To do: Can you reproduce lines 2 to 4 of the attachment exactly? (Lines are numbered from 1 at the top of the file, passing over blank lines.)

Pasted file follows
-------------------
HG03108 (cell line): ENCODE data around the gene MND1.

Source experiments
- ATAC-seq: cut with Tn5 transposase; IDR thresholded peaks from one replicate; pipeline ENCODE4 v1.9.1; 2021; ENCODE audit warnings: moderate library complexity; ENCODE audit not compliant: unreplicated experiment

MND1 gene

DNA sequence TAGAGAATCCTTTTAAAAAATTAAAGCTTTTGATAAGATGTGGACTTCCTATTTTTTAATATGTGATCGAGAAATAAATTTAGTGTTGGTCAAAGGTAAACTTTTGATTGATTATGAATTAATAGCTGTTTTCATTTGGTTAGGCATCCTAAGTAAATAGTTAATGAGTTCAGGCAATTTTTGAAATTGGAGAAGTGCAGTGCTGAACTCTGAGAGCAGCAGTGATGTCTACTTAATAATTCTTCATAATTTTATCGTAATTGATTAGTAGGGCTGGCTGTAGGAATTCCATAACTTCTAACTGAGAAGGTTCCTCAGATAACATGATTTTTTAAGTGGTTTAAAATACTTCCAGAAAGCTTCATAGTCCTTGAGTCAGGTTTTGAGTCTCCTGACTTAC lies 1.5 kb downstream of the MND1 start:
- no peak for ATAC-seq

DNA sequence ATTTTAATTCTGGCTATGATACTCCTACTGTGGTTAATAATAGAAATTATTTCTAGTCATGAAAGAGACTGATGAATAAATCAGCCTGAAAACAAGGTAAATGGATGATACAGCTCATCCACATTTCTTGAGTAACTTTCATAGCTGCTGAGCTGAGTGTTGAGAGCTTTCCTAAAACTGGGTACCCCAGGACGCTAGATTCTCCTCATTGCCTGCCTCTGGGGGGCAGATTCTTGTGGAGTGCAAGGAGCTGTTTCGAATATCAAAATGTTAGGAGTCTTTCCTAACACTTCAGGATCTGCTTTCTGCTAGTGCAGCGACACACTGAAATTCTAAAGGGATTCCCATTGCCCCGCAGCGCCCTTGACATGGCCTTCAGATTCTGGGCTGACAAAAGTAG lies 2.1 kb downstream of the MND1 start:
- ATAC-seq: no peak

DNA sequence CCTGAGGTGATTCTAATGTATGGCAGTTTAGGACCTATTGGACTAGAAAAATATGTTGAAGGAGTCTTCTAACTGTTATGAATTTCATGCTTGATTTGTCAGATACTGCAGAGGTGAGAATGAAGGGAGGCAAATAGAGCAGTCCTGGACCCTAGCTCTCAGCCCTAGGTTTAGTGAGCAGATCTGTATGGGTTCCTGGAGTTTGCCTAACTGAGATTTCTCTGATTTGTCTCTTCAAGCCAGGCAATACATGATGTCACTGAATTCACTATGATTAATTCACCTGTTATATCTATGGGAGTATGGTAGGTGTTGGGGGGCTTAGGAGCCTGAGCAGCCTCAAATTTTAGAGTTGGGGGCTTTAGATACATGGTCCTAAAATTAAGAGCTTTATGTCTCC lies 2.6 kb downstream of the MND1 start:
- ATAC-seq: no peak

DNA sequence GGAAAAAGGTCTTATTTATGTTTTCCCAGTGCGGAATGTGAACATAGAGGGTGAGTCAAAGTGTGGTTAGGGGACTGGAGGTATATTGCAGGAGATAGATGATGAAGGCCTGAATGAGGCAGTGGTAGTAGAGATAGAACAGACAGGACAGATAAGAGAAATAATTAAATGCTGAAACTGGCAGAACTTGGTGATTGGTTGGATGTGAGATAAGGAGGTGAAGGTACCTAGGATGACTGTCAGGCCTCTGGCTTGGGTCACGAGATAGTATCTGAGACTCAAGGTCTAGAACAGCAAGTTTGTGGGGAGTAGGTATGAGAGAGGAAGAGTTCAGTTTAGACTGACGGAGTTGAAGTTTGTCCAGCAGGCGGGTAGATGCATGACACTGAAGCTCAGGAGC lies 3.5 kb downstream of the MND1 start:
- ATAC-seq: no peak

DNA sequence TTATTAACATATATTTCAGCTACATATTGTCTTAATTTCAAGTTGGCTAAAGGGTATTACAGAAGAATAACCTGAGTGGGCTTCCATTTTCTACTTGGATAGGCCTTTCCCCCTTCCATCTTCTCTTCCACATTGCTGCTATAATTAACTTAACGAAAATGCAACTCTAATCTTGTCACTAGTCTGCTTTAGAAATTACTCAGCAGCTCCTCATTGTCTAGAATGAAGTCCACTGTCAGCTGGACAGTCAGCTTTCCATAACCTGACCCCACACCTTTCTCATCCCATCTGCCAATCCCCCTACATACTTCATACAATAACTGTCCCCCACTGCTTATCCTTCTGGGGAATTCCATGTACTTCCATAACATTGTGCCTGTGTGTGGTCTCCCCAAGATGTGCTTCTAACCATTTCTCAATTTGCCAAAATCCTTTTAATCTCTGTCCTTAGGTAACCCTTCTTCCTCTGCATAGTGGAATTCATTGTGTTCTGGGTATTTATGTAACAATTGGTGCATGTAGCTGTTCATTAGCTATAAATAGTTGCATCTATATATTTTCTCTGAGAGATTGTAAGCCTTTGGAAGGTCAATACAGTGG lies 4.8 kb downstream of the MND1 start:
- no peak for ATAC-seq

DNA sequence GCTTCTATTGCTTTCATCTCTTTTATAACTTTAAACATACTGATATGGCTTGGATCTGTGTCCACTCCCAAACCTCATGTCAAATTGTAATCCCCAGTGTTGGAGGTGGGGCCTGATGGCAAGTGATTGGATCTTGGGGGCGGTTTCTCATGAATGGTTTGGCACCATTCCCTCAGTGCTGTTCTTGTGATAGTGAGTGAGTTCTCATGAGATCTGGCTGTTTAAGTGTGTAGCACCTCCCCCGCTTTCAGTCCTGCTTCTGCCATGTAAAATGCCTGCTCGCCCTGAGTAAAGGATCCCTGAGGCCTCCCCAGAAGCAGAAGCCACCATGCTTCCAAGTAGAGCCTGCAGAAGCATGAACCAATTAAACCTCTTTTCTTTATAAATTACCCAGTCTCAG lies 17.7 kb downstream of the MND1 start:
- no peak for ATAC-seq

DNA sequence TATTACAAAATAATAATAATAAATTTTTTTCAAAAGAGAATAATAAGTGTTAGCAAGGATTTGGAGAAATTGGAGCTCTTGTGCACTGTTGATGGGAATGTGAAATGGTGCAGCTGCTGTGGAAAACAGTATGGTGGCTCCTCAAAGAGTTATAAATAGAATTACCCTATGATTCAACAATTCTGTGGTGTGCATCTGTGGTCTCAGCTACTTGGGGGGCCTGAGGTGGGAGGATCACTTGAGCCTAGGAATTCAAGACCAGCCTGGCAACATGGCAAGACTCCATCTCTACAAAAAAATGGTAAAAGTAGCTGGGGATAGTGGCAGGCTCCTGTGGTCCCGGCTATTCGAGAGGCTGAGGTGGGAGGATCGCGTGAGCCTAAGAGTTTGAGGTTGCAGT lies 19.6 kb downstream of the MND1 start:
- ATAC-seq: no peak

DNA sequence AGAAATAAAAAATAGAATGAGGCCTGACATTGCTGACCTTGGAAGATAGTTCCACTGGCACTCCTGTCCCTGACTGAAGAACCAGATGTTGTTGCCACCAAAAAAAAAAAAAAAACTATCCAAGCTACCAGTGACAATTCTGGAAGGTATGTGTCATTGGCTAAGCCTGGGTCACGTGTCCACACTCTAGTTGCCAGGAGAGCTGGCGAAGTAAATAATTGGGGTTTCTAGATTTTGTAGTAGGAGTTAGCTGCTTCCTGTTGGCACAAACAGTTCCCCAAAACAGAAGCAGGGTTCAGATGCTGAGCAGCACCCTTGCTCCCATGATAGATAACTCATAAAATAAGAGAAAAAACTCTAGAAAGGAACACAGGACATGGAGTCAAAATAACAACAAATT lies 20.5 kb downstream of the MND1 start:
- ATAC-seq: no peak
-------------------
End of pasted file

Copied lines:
Source experiments
- ATAC-seq: cut with Tn5 transposase; IDR thresholded peaks from one replicate; pipeline ENCODE4 v1.9.1; 2021; ENCODE audit warnings: moderate library complexity; ENCODE audit not compliant: unreplicated experiment

MND1 gene